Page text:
Kashmiris have been let down by Bollywood: Aamir Bashir

Published: July 27, 2012 - 15:22 Updated: July 27, 2012 - 16:58

Face to Face: Aamir Bashir, actor-turned- director of Harud.
Fahad Shah Kashmir

Kashmiri actor-turned-director, Aamir Bashir was born and raised in Kashmir. He says Kashmiris have been let down by Bollywood. A graduate from St. Stephen’s College, his father was Chief Justice of Jammu High Court. Harud, set in Kashmir, is his debut film as director and the film itself speaks volumes about Kashmir and his talent of filmmaking. He has dedicated the film to his maternal uncle Shamim Ahmed Shamim, who was a Member of Parliament. In this interview to Fahad Shah, he says his next project is Winter, which is again set in Kashmir.

How did the idea of Harud come?

The idea came about in 2003 during the introduction of mobile telephony in Jammu and Kashmir. Initially I found the enthusiasm for these toy/gadgets a bit crass. But it became clear that the desperation to own the device arose from a deep sense of insecurity. To be able to get in touch with one's family and loved ones if one got caught in an incident on the streets was essential for the peace of mind. But then the film became more about this state of mind rather than the introduction of mobiles.

Harud is a first of its kind film on Kashmir. What were you aiming at in the film?

Our aim was to tell a genuine Kashmiri story and because it was a fiction feature, we wanted a narrative style that was far removed from mainstream Indian cinema. In that sense it was an act of cinematic resistance. The fact that we were able to make the film we wanted to make remains our biggest achievement.

How was the shooting phase? Was it difficult, looking at the situation of Kashmir?

Kashmir is a difficult place to live in, so obviously it was going to be difficult to shoot there. The fact that not many people knew that I myself am from Kashmir was a mixed blessing. On the one hand we could keep a low profile but then the people also looked at us suspiciously, as outsiders who were trying to tell their story. And because they have been let down by Bollywood filmmakers, they were right in being suspicious. But then who hasn't been let down by Bollywood.

There are a few documentaries on Kashmir, a few by young Kashmiris. Harud is a fiction film. Does fiction cover larger audience?

Fiction does cover a wider audience simply because we don't have theatrical release for docs or even on television in this part of the world. Plus because documentaries deal with facts directly makes them more problematic for the establishment/authorities.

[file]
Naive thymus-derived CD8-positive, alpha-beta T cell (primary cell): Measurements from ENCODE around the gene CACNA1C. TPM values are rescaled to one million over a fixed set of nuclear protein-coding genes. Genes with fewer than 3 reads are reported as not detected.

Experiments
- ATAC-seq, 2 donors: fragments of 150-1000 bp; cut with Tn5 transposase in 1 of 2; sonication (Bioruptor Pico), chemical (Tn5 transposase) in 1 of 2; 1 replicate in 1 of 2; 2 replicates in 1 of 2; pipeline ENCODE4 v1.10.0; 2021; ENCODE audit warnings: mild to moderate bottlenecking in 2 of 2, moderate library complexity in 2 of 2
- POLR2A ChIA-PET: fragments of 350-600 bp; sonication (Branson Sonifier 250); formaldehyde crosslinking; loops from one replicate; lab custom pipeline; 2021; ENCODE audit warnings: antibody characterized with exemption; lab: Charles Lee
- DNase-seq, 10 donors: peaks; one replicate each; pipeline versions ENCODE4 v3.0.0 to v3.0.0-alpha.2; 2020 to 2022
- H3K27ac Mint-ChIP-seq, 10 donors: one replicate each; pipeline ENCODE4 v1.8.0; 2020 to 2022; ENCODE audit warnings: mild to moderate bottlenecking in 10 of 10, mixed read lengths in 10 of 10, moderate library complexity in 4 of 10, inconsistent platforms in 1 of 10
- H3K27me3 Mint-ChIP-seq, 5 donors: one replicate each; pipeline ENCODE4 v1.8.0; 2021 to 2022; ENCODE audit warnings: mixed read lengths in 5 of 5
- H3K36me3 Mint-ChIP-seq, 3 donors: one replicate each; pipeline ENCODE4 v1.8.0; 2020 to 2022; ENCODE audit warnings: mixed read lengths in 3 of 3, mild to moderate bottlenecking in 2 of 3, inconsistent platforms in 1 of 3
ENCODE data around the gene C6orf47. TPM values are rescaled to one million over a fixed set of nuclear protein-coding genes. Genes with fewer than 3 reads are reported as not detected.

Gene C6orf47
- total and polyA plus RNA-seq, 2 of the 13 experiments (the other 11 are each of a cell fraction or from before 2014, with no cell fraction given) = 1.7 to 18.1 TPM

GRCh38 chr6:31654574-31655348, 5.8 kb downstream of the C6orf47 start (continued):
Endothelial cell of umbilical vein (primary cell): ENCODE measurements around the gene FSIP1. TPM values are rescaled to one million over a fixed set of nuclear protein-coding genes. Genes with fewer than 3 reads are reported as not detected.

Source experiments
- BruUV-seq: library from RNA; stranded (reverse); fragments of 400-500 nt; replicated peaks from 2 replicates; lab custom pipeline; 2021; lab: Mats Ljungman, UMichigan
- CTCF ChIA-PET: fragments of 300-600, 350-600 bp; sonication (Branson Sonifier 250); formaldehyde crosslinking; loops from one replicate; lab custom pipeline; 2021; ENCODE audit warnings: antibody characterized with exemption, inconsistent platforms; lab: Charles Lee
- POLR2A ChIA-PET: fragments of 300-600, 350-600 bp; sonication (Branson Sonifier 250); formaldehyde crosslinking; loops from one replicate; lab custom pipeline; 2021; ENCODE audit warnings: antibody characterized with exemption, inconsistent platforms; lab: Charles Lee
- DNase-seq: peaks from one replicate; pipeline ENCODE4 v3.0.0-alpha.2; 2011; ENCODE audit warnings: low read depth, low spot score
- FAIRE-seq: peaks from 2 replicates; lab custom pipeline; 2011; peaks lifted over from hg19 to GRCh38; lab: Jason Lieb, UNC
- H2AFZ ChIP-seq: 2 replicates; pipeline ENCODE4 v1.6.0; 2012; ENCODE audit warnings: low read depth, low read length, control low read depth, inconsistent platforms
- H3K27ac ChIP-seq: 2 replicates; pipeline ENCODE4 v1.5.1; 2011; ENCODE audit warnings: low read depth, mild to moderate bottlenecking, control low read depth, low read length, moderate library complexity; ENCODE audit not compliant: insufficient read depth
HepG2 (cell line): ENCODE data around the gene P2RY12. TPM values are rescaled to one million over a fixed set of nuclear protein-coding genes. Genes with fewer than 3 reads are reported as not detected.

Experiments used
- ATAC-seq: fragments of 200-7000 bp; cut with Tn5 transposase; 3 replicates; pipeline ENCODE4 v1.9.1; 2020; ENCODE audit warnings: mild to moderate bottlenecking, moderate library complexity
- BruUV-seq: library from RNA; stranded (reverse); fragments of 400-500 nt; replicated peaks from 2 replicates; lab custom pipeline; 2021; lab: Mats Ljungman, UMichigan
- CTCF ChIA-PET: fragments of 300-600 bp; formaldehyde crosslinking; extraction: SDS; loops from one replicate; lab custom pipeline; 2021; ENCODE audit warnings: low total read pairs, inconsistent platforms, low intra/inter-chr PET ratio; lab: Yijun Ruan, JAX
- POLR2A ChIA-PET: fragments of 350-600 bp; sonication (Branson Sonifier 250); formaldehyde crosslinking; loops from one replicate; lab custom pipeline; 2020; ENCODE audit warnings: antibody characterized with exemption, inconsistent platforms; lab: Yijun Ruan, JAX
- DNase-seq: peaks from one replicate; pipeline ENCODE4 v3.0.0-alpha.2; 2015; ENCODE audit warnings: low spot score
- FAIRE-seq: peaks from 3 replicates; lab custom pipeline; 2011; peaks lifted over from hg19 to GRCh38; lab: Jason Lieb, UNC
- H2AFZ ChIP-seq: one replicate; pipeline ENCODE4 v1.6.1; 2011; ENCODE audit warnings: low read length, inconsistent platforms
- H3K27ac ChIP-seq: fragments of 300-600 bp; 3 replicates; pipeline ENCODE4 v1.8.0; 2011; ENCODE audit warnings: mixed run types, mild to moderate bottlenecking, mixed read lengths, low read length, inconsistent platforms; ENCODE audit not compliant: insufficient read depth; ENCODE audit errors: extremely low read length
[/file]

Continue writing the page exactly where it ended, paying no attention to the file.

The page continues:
Do you see Kashmir as a subject of film only or being a Kashmiri, it was your way of expressing yourself as a Kashmiri?

I see it as a subject for my films because it is the story I know and in my opinion carries far more weight and substance than the regular masala stuff. Strangely I feel privileged that I have far more meaningful stories to tell. It's ironical.

How do you see the ongoing situation of Kashmir?

The discontent, disillusionment and alienation prevalent in Kashmir is evident to us natives. In my opinion it has reached a point of no return. It's an uphill task to take the Kashmiri narrative to the outside world which gets drowned out by the clamour in India and Pakistan. 

How has been the response so far as it has been screened at different places?

The response across the world has been the same. The audience comes out battered, even those who know very little about Kashmir. That's what we intended. We were not trying to entertain or educate them but to make them feel what an average Kashmiri has been through in the last two decades.

Is there any screening in Kashmir or you plan to do?

Unfortunately there isn't any film projection possible in Kashmir at present. But we do hope to bring out a DVD soon. I would like to add that all those who are waiting to download the film from the internet for free in Kashmir should be sensitive about the fact that this film has cost us a lot of effort and money. Most of us have dedicated 3-4 years of our lives to this project. We are getting a limited theatrical release and the box-office returns will not be enough to break even. So I would request the people in Kashmir and Kashmiris worldwide to buy the DVD to support us, so that we can continue making films.

What after Harud now? Any other script you are working on?

I am working on my next script Winter which is again set in Kashmir. But at the moment we have no idea where the finances are going to come from.

Courtesy: www.thekashmirwalla.com

First published in The Kashmir Walla